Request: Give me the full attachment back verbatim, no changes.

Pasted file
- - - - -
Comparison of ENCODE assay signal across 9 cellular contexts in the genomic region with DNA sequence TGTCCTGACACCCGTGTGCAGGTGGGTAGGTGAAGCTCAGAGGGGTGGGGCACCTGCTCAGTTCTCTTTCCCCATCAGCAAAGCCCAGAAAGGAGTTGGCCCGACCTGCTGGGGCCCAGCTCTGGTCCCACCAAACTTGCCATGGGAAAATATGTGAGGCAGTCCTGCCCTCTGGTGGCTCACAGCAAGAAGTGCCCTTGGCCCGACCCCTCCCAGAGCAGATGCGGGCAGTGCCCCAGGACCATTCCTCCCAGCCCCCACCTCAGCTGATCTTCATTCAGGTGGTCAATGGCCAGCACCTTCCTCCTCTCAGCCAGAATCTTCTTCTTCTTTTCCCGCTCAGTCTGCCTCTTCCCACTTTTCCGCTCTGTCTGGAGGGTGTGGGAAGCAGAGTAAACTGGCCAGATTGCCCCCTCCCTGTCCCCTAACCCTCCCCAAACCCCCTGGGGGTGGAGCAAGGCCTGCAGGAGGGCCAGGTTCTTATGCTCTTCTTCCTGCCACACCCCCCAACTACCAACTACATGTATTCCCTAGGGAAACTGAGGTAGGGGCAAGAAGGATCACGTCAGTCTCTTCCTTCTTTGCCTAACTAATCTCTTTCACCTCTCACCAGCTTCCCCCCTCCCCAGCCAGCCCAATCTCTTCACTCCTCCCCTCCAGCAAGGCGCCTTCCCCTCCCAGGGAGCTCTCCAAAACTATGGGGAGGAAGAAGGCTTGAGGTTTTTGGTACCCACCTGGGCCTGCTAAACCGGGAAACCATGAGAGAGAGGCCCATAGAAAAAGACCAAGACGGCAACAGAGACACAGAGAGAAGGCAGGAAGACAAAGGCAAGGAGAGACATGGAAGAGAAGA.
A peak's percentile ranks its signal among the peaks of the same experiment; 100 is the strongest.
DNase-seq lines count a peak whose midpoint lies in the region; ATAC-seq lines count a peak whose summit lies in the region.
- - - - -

Comparison of ENCODE assay signal across 9 cellular contexts in the genomic region with DNA sequence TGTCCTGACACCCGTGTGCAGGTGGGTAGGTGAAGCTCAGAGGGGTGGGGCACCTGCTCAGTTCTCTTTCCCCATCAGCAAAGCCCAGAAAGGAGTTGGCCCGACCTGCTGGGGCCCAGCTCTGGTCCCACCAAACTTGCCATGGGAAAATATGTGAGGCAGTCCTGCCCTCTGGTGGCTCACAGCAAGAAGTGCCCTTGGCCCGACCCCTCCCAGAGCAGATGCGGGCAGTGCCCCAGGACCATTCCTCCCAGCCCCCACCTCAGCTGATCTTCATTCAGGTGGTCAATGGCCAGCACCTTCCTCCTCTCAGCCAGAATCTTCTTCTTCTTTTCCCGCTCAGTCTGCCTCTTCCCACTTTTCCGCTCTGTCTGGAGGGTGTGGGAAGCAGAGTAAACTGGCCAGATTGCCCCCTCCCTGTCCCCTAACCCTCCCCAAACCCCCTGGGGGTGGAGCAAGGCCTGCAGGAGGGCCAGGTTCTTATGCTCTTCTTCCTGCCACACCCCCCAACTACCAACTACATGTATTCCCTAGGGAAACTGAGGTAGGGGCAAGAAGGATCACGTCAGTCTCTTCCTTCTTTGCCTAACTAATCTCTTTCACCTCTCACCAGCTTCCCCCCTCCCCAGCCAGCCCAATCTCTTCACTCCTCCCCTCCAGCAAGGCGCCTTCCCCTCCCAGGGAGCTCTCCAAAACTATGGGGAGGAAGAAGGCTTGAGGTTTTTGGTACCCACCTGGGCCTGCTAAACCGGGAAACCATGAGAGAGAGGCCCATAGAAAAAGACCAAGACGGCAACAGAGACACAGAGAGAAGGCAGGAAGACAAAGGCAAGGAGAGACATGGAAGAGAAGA.
A peak's percentile ranks its signal among the peaks of the same experiment; 100 is the strongest.
DNase-seq lines count a peak whose midpoint lies in the region; ATAC-seq lines count a peak whose summit lies in the region.